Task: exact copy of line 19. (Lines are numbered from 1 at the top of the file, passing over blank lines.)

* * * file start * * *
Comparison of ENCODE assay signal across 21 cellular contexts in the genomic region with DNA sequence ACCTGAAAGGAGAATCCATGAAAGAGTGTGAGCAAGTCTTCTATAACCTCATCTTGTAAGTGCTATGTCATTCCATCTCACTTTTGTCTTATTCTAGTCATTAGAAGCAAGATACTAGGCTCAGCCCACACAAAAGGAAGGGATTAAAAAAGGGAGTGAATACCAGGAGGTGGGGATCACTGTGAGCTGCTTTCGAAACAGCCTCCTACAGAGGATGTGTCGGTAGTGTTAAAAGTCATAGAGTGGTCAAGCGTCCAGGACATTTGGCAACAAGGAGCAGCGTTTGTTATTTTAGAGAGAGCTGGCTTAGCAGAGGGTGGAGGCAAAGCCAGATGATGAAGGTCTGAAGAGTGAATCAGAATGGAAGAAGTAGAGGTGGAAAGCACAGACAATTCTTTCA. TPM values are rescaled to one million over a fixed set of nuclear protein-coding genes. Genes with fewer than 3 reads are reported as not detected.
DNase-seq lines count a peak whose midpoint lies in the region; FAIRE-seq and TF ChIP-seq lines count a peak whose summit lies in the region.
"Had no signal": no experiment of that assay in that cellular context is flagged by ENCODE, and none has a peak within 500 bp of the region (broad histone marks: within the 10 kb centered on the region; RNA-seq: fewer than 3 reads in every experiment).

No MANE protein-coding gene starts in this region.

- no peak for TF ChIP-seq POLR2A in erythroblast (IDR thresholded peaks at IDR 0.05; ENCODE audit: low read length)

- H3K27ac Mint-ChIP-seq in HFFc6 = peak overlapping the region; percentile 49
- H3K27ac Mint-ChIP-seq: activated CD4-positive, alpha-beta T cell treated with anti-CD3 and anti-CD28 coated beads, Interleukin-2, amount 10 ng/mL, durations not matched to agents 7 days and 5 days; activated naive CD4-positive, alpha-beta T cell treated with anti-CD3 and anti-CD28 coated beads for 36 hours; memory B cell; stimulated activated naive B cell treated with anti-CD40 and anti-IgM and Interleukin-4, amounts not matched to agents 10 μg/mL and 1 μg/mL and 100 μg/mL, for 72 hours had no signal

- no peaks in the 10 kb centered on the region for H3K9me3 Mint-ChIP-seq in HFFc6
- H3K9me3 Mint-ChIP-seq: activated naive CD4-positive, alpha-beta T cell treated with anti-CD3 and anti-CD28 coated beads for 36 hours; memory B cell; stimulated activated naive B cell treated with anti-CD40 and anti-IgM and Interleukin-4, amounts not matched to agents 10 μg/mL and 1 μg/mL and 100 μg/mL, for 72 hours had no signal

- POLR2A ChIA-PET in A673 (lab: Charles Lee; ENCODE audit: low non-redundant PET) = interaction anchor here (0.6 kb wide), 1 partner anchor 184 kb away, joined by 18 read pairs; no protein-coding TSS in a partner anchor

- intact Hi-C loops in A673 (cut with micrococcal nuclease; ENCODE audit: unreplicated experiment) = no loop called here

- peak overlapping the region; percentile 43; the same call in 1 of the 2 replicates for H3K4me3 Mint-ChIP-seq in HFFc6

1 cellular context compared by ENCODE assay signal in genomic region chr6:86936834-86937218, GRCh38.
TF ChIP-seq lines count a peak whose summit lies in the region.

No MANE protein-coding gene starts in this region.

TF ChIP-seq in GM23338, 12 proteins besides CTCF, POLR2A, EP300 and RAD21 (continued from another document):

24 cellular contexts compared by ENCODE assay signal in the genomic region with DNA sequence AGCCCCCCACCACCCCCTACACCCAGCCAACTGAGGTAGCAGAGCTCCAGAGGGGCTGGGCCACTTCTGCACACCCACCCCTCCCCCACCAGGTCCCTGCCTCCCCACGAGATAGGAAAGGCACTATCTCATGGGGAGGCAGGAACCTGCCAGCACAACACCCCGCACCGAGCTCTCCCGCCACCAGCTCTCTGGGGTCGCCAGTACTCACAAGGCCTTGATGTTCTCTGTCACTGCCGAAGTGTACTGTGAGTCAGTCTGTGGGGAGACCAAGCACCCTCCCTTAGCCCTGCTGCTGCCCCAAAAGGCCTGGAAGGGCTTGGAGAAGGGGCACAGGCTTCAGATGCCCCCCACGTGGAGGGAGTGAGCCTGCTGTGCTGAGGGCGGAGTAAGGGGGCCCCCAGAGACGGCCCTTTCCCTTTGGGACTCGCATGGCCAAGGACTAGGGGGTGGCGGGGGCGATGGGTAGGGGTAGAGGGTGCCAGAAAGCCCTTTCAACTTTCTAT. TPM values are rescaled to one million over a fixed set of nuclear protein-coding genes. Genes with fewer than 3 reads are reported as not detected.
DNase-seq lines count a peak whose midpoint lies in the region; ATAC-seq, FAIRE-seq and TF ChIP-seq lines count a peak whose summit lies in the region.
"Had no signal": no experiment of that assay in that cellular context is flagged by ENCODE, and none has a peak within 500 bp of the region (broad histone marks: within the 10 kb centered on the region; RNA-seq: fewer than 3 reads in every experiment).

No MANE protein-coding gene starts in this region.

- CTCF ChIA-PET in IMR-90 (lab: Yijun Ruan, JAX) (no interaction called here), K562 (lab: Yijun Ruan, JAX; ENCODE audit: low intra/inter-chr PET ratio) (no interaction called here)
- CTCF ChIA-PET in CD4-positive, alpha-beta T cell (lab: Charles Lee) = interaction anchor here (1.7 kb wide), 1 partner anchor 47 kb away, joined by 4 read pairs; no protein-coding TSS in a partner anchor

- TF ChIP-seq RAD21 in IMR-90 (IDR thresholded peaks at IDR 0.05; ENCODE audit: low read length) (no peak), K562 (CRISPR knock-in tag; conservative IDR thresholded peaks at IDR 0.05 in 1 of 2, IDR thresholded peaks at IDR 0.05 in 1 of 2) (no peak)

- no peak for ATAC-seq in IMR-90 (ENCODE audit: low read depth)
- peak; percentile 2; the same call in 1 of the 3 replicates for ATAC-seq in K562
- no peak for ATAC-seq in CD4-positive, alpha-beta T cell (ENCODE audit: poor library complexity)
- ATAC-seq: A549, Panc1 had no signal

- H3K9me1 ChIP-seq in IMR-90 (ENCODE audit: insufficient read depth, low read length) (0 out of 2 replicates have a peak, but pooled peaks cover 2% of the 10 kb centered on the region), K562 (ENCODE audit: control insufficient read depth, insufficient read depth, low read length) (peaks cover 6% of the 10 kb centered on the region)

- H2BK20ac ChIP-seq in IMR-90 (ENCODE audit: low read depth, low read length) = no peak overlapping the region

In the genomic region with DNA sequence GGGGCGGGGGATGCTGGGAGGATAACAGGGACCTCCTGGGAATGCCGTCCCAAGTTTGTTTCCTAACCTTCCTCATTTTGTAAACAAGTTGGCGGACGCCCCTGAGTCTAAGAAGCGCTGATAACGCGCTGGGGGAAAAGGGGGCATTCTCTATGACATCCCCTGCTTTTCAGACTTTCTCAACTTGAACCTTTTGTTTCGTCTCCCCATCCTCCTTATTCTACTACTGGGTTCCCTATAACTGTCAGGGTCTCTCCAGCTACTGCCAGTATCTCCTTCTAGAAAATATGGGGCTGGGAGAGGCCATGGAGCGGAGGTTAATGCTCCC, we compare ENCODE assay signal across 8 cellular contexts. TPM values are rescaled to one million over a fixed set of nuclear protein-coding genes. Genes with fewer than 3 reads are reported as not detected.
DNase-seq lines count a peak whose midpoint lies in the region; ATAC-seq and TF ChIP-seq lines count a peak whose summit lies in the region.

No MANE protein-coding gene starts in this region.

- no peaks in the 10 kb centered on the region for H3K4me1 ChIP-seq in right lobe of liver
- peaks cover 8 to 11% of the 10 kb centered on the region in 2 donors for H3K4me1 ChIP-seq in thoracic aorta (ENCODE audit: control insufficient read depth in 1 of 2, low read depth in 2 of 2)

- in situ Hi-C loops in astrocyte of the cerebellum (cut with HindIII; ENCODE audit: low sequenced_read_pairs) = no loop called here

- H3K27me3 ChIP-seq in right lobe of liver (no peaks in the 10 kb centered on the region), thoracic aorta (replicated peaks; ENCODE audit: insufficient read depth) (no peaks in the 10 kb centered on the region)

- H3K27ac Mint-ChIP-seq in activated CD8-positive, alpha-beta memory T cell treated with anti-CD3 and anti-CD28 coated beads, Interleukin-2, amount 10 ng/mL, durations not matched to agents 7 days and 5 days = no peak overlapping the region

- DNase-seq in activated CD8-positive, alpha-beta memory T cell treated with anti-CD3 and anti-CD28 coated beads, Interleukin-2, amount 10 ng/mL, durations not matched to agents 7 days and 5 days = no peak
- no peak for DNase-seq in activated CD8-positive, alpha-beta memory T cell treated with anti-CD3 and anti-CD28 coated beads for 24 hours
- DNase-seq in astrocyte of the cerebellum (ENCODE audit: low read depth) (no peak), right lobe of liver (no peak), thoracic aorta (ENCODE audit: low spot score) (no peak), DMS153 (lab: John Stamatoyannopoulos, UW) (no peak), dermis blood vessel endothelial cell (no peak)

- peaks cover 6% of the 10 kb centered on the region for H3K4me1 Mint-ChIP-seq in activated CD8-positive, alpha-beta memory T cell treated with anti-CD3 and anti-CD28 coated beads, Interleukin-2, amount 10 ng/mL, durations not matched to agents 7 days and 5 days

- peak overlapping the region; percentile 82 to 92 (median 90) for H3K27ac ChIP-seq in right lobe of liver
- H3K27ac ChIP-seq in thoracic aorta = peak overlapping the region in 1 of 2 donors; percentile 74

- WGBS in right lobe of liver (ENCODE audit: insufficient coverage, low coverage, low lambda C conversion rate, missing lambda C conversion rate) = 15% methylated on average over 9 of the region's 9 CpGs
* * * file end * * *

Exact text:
"Had no signal": no experiment of that assay in that cellular context is flagged by ENCODE, and none has a peak within 500 bp of the region (broad histone marks: within the 10 kb centered on the region; RNA-seq: fewer than 3 reads in every experiment).